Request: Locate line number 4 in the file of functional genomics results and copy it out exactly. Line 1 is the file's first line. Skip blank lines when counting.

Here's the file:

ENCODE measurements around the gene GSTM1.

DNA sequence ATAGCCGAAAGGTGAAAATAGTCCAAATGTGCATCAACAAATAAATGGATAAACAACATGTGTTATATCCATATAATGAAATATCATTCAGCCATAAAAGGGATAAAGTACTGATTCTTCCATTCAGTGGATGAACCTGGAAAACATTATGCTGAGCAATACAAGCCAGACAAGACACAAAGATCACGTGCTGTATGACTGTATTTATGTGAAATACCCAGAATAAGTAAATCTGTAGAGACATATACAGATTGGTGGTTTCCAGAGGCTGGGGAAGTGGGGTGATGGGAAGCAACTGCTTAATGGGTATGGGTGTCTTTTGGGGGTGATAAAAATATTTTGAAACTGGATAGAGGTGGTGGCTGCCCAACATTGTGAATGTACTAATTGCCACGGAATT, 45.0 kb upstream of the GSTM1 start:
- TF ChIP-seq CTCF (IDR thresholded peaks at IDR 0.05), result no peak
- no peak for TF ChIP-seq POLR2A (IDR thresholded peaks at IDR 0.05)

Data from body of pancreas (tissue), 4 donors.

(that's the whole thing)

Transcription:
- no peak for TF ChIP-seq POLR2A (IDR thresholded peaks at IDR 0.05)